Leonardo plans to sell the M-346FA fighter to Brazil
Light combat aircraft would have been offered as a replacement for the AMX used by the Brazilian Air Force
Leonardo turned its eyes to the countries of Latin America in order to seek new customers for its defense products. One of the potential buyers is Brazil, which recently received a delegation from the Italian company, according to local press reports.
The manufacturer would have a special interest in offering the M-346FA light fighter jet to the Brazilian Air Force. To make an agreement feasible, the company hired a retired general to mediate negotiations with the country’s authorities.
The light fighter could be the ideal replacement for AMX operated by Brazil since 1989. Not surprisingly, the attack aircraft was developed by Leonardo’s predecessors, the manufacturers Aeritalia and Aermacchi, in partnership with Embraer.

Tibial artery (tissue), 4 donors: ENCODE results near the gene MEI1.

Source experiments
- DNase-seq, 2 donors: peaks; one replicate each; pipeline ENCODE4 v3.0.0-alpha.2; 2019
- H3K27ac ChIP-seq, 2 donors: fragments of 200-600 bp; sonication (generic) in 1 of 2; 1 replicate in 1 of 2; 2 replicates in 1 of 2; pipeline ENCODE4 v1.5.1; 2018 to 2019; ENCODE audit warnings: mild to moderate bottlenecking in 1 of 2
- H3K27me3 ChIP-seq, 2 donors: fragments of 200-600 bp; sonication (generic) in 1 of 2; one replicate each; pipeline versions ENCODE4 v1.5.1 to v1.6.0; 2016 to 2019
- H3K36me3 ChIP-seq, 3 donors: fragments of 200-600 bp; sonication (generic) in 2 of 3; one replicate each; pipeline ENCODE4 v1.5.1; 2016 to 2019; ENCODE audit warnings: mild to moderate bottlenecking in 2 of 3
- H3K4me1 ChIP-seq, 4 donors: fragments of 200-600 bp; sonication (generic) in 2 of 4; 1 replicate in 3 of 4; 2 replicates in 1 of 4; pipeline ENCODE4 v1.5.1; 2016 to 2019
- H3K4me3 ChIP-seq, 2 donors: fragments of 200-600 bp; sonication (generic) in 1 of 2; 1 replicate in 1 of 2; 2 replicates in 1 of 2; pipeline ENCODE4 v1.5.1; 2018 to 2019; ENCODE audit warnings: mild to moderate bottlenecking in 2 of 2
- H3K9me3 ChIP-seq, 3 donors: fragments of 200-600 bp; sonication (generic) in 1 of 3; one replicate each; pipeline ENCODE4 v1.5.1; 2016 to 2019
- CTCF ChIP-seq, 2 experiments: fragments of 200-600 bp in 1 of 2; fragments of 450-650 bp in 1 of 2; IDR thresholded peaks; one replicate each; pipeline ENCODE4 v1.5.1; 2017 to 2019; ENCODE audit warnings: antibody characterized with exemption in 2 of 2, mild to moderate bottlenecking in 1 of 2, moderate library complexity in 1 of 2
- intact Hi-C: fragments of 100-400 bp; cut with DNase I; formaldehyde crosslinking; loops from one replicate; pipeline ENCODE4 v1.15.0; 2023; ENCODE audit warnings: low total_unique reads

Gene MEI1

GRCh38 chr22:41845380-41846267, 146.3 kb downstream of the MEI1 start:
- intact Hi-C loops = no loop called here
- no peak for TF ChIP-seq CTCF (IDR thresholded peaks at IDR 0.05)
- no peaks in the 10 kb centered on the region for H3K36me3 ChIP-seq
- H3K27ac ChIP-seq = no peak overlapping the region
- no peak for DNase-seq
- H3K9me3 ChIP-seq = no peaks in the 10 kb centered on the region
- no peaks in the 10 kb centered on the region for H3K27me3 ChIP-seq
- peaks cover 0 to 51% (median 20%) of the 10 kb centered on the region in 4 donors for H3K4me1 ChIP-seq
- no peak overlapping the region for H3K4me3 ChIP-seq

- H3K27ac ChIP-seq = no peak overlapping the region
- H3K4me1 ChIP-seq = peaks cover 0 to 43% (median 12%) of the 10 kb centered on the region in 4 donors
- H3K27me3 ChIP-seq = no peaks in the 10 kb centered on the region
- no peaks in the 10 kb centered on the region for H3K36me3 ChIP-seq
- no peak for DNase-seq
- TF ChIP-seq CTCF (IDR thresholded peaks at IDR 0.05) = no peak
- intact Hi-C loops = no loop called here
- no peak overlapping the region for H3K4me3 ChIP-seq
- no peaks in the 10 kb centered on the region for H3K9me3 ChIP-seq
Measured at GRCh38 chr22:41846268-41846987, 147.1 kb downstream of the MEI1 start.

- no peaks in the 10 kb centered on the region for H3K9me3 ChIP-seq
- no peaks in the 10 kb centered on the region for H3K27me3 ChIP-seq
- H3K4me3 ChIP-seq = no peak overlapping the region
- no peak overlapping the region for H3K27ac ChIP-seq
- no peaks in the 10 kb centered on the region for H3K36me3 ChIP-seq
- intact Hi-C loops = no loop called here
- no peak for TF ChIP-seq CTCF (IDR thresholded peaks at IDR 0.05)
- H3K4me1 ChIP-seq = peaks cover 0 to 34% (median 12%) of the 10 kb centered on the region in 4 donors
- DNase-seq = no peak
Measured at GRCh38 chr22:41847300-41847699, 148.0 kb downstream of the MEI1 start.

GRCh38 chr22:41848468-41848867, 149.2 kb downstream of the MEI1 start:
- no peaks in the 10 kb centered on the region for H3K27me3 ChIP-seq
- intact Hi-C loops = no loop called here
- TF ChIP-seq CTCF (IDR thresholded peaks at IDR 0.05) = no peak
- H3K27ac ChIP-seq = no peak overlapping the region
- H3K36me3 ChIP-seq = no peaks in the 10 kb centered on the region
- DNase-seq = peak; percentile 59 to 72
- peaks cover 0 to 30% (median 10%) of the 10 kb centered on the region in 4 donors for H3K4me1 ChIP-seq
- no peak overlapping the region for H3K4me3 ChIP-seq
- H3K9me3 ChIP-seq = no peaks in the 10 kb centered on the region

The Brazilian Air Force has 55 units of the A-1, as it is designated, and which has been partially modernized. In addition to them, there are also the old F-5 Tiger II fighters that will start to be replaced by the Saab F-39 Gripen in 2021, but the total ordered is small – there are 36 planes between single and two-seater.
In addition to the M-346FA, a derivative of the advanced trainer M-346 developed in conjunction with Yakovlev, Leonardo would also have offered the M-345, another jet training aircraft that was designed based on the SIAI-Marchetti S-211.
Combat-capable training aircraft
Leonardo is interested in Latin America because most nations lack newer fighter planes. While they are unable to renew their fleets, the air forces end up using combat-capable training aircraft.
Argentina is one of the countries most in need of combat aircraft. The Air Force has retired its old Mirage III and Kfir fighters and in recent years has been operating the A-4 Skyhawk attack aircraft in air defense.
Leornado has tried to offer the M-346, but the Argentine government would have already made clear its preference for the South Korean rival, the FA-50, from Korean Aerospace Industries.